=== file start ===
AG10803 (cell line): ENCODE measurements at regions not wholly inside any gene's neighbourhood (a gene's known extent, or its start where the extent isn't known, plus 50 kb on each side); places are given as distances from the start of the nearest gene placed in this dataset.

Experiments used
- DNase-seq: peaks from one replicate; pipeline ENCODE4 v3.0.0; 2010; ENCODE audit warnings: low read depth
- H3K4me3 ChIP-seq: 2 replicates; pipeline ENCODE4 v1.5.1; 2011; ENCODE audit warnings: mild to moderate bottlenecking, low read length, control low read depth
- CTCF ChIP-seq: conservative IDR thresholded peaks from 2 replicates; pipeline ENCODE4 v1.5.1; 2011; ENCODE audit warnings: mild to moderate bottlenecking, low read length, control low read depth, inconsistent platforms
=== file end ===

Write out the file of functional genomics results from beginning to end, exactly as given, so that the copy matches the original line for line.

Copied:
AG10803 (cell line): ENCODE measurements at regions not wholly inside any gene's neighbourhood (a gene's known extent, or its start where the extent isn't known, plus 50 kb on each side); places are given as distances from the start of the nearest gene placed in this dataset.

Experiments used
- DNase-seq: peaks from one replicate; pipeline ENCODE4 v3.0.0; 2010; ENCODE audit warnings: low read depth
- H3K4me3 ChIP-seq: 2 replicates; pipeline ENCODE4 v1.5.1; 2011; ENCODE audit warnings: mild to moderate bottlenecking, low read length, control low read depth
- CTCF ChIP-seq: conservative IDR thresholded peaks from 2 replicates; pipeline ENCODE4 v1.5.1; 2011; ENCODE audit warnings: mild to moderate bottlenecking, low read length, control low read depth, inconsistent platforms